Monday, March 21, 2016
#81 / The Cloud And The Quake
The illustration on the right is from The New Yorker. In the July 20, 2015 issue, Kathryn Schulz published her article, "The Really Big One," under the magazine's subheading, "Annals of Seismology."
The article, which attracted a great deal of attention, can be summarized as follows: "An earthquake will destroy a sizable portion of the coastal Northwest. The question is when."
I advance my "Two Worlds Hypothesis" as a helpful way to think about reality. At least for me, there is a benefit in understanding that the World of Nature, upon which all life ultimately depends, is beyond our human command. I think it's good to remember that, and to understand, therefore, that our best option, in the world that we create, is to live within the limits imposed by Nature.
Respecting the limits imposed by Nature, however, is only the first insight that can be gleaned from the "Two Worlds Hypothesis." While we need to respect the limits applicable in the World of Nature, we need simultaneously to remember that there are essentially no limits to what we can do by way of the arrangements we make within the world that we create. Within that "human world," the world in which we most immediately reside, anything is truly possible. We can tax the rich. We can change the definition of marriage. We can regulate and control land use. The list goes on. What we cannot do is to alter the natural laws that govern the World of Nature into which we are so privileged to have been born.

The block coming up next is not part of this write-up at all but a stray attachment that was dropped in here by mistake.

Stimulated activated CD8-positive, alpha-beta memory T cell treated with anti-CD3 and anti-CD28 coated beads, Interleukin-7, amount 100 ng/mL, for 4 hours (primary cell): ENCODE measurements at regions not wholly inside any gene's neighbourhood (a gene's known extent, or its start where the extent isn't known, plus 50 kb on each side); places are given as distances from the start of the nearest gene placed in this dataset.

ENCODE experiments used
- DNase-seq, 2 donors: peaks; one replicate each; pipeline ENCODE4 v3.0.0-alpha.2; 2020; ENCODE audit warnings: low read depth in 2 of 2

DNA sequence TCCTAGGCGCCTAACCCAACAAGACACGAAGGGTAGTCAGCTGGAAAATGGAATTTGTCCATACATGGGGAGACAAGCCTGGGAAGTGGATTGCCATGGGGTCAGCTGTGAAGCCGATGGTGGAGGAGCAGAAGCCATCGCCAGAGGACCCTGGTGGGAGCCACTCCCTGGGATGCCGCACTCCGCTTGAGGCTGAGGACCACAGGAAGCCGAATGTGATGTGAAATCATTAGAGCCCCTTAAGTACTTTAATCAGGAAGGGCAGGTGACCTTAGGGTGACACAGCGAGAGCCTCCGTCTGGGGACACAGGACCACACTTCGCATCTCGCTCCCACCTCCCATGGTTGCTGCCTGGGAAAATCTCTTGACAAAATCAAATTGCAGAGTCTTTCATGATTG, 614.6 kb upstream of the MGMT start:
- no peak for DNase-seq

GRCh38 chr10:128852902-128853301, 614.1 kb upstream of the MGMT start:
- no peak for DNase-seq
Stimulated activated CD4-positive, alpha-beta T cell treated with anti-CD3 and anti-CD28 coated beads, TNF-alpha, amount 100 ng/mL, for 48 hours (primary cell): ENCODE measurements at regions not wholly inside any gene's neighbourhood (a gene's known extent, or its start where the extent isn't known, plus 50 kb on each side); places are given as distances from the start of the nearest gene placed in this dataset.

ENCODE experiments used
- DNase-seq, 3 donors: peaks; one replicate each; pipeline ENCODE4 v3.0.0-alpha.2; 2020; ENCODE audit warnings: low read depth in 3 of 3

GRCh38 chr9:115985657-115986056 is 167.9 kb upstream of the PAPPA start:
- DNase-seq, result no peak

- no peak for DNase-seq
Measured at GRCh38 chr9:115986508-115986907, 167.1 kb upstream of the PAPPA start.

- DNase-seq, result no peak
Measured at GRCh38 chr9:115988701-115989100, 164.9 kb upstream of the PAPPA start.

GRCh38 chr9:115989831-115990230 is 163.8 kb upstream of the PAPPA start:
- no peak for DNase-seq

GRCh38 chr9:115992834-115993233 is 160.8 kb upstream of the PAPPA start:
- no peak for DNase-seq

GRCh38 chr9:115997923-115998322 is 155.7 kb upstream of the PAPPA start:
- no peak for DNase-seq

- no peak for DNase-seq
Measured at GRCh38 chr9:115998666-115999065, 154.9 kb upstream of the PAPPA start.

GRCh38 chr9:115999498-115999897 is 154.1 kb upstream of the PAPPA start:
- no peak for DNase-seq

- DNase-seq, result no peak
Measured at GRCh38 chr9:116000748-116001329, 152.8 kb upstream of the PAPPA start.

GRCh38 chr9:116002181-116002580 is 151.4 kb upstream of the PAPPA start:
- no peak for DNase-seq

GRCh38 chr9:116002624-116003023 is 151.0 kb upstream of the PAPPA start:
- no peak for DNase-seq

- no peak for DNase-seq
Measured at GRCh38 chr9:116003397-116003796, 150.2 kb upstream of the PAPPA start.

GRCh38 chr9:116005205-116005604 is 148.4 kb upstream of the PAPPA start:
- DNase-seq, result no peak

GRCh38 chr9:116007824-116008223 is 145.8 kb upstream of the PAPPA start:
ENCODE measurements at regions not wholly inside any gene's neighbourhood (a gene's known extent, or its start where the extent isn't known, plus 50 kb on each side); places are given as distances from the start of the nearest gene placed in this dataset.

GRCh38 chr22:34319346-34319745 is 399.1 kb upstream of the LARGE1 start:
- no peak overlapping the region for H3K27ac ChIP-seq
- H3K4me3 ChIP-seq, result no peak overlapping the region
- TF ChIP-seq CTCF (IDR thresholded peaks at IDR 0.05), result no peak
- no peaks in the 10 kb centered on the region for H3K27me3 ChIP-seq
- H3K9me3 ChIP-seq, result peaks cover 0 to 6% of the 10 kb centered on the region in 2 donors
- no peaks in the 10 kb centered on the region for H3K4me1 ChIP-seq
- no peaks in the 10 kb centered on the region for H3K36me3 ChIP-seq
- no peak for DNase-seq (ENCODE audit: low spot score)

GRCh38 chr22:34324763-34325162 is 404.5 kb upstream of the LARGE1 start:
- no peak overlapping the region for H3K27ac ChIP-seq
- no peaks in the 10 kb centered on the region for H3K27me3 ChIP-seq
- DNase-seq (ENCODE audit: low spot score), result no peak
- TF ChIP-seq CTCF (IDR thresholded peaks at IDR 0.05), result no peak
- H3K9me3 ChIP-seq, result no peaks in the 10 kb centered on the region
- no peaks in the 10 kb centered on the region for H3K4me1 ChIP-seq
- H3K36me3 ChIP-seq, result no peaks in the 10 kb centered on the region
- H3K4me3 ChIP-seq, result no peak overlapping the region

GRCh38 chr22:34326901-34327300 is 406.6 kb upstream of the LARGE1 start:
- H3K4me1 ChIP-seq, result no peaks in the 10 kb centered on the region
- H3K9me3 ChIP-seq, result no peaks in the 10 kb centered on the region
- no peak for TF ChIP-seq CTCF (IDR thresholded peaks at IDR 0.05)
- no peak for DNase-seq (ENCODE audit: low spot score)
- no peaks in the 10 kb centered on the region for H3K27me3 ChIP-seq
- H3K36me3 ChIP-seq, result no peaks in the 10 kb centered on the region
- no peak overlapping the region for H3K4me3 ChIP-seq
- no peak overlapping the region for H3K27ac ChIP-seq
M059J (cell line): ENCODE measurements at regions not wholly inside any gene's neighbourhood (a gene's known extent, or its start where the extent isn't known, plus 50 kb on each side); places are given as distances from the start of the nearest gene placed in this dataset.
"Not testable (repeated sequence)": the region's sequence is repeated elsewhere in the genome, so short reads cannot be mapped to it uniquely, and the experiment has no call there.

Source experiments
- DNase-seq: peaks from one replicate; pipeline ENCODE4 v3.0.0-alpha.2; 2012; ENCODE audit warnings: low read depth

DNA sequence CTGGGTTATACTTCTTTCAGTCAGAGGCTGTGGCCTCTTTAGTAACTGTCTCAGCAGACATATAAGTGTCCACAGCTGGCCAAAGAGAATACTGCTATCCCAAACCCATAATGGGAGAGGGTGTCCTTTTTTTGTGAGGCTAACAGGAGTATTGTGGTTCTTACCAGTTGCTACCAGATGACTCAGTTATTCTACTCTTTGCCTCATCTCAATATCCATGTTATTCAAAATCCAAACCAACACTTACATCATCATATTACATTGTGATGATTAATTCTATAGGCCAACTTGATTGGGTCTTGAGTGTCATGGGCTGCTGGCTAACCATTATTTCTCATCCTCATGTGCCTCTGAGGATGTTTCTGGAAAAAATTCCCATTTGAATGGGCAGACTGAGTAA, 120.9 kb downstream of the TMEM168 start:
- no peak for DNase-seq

The Cascadia subduction zone, discussed in Schulz's article, "runs for seven hundred miles off the coast of the Pacific Northwest, beginning near Cape Mendocino, California, continuing along Oregon and Washington, and terminating around Vancouver Island, Canada." This is one of those facts of Nature that is not susceptible to change by human activity. The existence of the Cascadia subduction zone, as a feature of the Natural World, leads inevitably to the conclusion already mentioned: "an earthquake will destroy a sizable portion of the coastal Northwest." The question is only when.
What we do in the coastal Northwest, whether we continue to populate that place, or begin a strategic withdrawal, is totally up to us. Where we decide to build our cities, and how and where we decide to construct our human civilization, is not preordained.
I was interested to learn, therefore, from an article in the March 7, 2015 edition of The New York Times, that the virtual world of "cloud computing" has its largest physical presence in the coastal Northwest, where the Cascadia subduction zone will, one day, pretty much destroy everything that humans have located there.
The Times article wasn't about earthquakes. It was titled, "Tech Companies, New and Old, Clamor to Entice Cloud Computing Experts." According to the article, "Seattle and its surrounding towns are a hot spot for this kind of tech talent because they are home to A.W.S., which runs the biggest cloud computing service, and Microsoft, which has a large cloud business called Azure. Google also has a cloud computing office in the area. So does Facebook," and this list doesn't even count Amazon, which is also Seattle based.
I believe that my "Two Worlds Hypothesis" is a helpful way to think about reality. The reality is, we are more and more turning our human world into a "virtual world," which we access through the Internet. That world, though, like every part of what we do within the human realities that we construct, is ultimately dependent on the realities found in the World of Nature.
And in that world, an earthquake is going to destroy a sizable portion of the coastal Northwest, and with it our "virtual" reality.
The question is only when.